While I was letting my back heal, I was privileged to have this family ask if I’d be interested in coaching their two sons. I was still planning on playing the next year, but figured it would be a great opportunity to coach them over the winter and make some money. The younger son was really good. We would travel to the World Championships in Pinehurst, the IMG Junior Worlds in San Diego, world events in Florida. I was traveling all over North America with this kid and it was an amazing start to teaching golf. I was great to pass along wisdom to a young kid on how to become a high level golfer.

Zach:
How has your experience on Skillest been?

Nathan:
It’s been awesome. It was tough in the beginning, no question about it. People never really thought much about online lessons yet. It was a thing, but not huge yet. I thought my teaching was pretty good, but how were people going to know that? Unless they saw me doing it, there’s no chance people were going to book lessons without me building up a social media presence.

Zach:
Were you big in the social media before Skillest?

Nathan:
I wouldn’t say I was in the beginning. I would try, but everyone tries. What I’ve learned is there’s people out there that want everything and there’s no way to get everyone. You’re just going to have to have your own personality come through.
But Skillest has been amazing in helping me get more lessons to see people around the world, plus what they struggle with. For example, if an open club face is a huge problem among several students and I see that there’s common causes & remedies, those lessons and teachings can help generate content. So I’ll keep putting it out there and see some positive feedback. It can be a lot of work, but the more you do it, the better you get at doing it quicker.

Zach:
Speaking of content, Skillest just released its video on former NFL lineman & current Netflix star Anthony Alabi’s swing transformation. How was that experience, especially with someone who’s a former pro athlete?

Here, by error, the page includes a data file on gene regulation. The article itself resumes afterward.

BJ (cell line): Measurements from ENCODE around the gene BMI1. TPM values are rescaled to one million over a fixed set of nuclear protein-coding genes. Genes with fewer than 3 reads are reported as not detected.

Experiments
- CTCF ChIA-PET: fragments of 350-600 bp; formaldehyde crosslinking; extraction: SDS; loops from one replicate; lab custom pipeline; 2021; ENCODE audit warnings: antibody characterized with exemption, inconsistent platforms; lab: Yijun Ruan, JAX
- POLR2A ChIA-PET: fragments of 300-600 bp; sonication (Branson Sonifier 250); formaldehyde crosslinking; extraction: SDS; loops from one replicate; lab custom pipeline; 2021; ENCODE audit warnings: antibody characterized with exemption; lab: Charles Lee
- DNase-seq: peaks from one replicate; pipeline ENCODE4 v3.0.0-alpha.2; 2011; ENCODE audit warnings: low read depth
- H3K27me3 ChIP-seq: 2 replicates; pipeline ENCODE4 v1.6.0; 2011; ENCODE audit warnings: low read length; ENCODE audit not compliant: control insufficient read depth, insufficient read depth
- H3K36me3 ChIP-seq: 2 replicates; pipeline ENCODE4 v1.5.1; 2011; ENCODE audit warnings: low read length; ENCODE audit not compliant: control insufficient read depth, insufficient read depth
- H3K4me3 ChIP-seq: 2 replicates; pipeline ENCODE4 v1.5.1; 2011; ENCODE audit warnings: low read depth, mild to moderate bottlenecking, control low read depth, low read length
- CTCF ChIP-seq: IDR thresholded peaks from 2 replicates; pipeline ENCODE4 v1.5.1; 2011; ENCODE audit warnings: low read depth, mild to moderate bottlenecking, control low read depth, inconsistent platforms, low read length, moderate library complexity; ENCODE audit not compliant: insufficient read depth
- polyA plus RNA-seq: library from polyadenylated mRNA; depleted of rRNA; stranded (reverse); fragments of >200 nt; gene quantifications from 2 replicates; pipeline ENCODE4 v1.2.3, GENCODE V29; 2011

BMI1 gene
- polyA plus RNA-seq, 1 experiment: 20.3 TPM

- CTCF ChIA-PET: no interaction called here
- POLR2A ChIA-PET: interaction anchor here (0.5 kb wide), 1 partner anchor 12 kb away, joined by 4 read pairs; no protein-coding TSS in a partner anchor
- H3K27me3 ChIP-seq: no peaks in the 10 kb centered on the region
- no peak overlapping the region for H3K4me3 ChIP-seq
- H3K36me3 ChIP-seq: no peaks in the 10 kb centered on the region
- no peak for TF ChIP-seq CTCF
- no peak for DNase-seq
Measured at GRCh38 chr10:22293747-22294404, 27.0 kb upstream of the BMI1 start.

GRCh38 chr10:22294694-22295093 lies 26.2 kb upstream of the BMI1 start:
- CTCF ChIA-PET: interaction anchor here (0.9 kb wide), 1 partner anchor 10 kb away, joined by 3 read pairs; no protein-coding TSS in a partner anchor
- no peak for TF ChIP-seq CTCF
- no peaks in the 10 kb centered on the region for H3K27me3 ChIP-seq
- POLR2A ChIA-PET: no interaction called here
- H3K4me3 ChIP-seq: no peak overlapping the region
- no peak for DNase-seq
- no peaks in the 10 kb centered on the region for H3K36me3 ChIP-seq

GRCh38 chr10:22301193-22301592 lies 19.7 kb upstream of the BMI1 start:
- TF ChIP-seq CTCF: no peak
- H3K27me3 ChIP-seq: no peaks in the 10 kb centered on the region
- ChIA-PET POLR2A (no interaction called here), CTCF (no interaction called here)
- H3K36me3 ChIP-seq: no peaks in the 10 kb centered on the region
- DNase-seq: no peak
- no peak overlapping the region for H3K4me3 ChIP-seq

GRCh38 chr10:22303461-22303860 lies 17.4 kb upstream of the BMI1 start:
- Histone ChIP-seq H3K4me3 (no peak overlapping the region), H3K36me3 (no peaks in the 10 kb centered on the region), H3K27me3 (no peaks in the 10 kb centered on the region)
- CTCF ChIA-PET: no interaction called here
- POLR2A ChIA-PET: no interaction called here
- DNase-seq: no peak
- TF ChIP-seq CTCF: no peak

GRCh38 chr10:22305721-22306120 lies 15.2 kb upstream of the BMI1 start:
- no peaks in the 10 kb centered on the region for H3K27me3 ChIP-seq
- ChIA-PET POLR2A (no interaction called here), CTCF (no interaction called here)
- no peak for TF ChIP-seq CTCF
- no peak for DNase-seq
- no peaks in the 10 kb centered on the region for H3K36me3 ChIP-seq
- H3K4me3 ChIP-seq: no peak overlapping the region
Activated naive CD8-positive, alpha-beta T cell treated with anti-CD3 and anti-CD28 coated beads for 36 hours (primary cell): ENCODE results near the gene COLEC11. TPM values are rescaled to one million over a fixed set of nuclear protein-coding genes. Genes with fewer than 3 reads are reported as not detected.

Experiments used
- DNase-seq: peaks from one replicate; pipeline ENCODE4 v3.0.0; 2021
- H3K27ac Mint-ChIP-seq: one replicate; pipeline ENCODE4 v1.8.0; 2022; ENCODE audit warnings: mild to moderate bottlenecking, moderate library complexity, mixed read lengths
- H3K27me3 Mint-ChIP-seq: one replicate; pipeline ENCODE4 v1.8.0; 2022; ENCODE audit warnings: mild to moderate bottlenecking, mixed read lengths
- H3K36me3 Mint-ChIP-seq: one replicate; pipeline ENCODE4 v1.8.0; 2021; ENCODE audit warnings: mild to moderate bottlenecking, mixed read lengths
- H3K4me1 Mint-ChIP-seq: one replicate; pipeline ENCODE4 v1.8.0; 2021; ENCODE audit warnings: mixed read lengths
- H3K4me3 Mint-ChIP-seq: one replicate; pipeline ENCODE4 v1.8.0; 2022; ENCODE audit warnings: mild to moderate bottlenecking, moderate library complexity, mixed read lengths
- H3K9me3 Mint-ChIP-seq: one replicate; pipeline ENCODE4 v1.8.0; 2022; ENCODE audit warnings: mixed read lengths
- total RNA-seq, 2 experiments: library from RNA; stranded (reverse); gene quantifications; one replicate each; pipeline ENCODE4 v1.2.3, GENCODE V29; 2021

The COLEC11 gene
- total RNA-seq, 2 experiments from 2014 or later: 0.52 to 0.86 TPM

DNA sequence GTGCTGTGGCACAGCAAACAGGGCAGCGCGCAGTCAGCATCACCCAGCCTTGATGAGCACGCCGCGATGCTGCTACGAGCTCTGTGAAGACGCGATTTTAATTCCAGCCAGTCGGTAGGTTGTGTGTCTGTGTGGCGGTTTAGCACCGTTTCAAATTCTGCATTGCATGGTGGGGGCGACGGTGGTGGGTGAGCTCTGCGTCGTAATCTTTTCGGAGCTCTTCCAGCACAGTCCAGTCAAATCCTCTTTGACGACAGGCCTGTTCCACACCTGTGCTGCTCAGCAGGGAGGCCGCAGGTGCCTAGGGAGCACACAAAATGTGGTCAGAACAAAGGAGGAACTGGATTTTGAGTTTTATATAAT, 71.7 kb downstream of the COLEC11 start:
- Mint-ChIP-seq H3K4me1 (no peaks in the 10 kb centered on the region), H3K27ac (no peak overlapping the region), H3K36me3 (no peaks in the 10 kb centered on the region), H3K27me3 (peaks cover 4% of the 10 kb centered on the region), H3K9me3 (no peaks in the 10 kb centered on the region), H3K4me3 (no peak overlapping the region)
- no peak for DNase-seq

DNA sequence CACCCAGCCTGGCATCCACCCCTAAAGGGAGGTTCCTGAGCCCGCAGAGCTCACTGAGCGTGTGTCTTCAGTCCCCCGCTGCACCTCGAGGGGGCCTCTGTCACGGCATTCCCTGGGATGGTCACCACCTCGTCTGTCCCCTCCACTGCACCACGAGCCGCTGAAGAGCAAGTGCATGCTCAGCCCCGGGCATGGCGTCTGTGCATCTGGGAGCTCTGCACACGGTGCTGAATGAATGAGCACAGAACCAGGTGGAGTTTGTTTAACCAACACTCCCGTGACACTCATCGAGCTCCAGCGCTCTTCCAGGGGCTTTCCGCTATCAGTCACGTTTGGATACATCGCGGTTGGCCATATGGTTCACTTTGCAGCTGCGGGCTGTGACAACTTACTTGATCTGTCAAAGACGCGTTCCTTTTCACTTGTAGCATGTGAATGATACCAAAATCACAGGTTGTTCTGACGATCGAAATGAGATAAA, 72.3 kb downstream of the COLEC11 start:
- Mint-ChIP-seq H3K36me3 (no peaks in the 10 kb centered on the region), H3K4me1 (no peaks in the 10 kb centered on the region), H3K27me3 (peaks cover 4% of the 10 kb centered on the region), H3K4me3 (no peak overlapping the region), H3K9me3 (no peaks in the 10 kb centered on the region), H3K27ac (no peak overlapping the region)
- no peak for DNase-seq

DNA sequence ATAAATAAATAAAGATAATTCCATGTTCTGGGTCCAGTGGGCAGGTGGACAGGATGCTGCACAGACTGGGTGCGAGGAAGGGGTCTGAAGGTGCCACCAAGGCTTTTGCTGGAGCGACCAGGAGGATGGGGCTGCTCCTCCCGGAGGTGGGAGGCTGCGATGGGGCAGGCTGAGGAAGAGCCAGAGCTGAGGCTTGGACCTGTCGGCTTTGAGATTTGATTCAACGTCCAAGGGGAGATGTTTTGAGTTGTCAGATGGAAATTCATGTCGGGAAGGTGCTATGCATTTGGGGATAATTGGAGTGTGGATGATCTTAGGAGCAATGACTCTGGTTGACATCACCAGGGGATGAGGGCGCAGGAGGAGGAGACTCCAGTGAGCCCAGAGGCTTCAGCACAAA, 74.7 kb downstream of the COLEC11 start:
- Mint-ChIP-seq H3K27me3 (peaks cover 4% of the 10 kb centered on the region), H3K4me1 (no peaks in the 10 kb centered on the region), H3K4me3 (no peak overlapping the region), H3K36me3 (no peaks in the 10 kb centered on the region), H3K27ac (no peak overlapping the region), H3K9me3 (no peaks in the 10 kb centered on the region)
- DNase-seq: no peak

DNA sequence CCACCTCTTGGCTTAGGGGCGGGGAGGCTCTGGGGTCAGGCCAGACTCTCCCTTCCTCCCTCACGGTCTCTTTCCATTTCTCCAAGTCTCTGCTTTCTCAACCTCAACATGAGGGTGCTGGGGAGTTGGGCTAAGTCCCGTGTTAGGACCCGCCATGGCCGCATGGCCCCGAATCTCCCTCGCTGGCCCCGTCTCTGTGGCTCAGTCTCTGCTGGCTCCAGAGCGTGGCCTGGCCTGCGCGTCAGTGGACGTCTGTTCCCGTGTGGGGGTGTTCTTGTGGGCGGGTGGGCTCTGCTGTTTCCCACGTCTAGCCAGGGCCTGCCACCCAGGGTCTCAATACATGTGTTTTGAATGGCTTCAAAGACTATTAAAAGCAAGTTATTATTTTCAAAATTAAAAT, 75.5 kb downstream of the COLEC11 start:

Nathan:
Super cool. I think what made the experience so good is that he’s just super down to earth. He really understands as an athlete that there’s a lot that goes on behind the scenes to have your body move a different way to perform differently. It’s not like we’re going to stop his slice by just swinging more in-to-out. You’re going to have to train different parts of your body and it takes a bunch of time. He’s doing some exercises, some stretching, all these type of things, which most average golfers don’t really do. But since he was a professional athlete, he knows what it takes. Just like in football, you don’t just learn something and your body knows how to do it. It takes a lot of repetitive motion. For him to put in that time and being a cool guy, it has been an awesome experience.

Zach:
Time for some fun questions: If you could have a walk-up song for the 1st tee, what would it be?

Nathan:
Oh, man. There’s so many from the past and present that can be good. These days I love Bad Bunny. Back in the day, something like a Gangster’s Paradise.

Zach:
Which three other people would you have in your dream foursome?

Nathan:
First is Tiger, no question. I think that I would love to have seen Seve Ballesteros. I played professional golf only because I had a good short game. I was not a great ball striker. So I think seeing him up close and comparing what I thought was a good short game in my own to that of an ultimate great would be really cool. And then I guess I would really want to have played with Jack Nicklaus in his prime. In my opinion, Tiger is the greatest of all time. But I can’t have that opinion unless I saw the best at the time with Jack, right? So I think it would have been really cool to see Jack in his prime as well.

Zach:
What’s your favorite club in your bag?

Nathan:
Lob wedge. It doesn’t matter if it’s a super bump-and-run or it’s a five yards straight up to the ceiling flop shot, having the ability to perform shots in between all those is just amazing.

Zach:
What’s your favorite course you played on?

Nathan:
I was at Torrey Pines couple of weeks ago and it’s pretty cool, but I’m going to say Whisper Rock in Scottsdale, Arizona.

Zach:
If you had a “normal job” outside of golf instruction, what do you think it would be?

Nathan:
Now that I run my own academy and my own business in-person and online, I really have enjoyed the creativity of running a business. So I don’t know, some type of business coach or even some type of social media part of it. Just because I do enjoy the creativity of things in business.

Zach:
If anyone was hesitant about taking a lesson, what would you tell them?

Nathan:
You won’t be disappointed. There’s not too many times where someone felt like they didn’t get their money’s worth. If you’re coming in just for a one-time lesson, you’ll most likely want to subscribe for a monthly plan after that. I’m confident that I am able to show a wide variety of players their issues, why it’s happening, and how to rectify them in different ways than just things you see on social media.

Zach:
Where can people follow you on social?

Nathan:
You can follow me on Twitter, Facebook, Instagram, and TikTok.